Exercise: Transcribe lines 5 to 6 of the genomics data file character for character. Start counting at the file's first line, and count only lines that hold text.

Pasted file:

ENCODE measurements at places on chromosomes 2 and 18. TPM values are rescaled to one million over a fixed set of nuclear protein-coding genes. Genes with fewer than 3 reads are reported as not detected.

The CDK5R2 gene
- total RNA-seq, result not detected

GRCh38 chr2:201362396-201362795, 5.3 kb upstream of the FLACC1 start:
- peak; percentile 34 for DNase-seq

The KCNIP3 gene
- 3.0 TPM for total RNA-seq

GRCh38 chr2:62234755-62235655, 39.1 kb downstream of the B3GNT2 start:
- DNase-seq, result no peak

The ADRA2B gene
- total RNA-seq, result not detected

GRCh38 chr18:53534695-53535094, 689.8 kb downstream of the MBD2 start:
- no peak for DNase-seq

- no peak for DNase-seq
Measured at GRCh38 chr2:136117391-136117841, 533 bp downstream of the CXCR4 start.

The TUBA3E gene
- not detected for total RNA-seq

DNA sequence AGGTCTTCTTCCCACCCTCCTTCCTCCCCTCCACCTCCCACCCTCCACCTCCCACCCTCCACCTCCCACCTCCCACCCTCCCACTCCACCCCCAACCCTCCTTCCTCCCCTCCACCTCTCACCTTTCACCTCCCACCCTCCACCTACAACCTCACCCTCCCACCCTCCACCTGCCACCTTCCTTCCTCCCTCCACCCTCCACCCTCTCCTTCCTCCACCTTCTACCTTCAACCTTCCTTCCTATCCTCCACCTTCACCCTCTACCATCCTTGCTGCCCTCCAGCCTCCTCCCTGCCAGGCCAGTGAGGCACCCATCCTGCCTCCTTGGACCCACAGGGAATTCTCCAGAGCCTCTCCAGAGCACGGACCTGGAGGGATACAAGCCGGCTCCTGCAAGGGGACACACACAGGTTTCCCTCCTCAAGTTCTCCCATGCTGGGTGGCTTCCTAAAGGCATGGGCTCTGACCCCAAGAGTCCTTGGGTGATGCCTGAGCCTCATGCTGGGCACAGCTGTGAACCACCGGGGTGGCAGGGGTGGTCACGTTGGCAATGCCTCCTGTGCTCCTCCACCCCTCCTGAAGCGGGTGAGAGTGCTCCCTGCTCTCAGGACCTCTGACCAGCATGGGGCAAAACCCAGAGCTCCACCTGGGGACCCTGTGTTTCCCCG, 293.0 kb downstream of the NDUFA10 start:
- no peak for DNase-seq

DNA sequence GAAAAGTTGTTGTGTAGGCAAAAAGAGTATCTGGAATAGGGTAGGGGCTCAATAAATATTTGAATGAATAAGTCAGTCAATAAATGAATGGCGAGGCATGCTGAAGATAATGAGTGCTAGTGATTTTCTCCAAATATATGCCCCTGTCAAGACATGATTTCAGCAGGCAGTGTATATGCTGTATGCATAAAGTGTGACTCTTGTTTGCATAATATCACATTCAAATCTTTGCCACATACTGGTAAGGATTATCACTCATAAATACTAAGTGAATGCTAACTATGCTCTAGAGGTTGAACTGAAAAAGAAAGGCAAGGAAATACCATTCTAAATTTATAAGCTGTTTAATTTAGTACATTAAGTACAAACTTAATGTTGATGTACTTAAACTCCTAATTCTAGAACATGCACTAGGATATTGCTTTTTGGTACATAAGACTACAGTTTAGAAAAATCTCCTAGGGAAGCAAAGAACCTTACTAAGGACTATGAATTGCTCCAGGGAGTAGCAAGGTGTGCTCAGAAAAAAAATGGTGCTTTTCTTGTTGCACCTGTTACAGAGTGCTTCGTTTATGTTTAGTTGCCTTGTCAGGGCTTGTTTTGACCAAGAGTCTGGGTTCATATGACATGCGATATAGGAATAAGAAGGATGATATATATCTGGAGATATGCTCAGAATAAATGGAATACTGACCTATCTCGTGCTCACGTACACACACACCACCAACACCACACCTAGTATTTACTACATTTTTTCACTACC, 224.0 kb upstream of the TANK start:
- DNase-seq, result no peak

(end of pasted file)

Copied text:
- peak; percentile 34 for DNase-seq

The KCNIP3 gene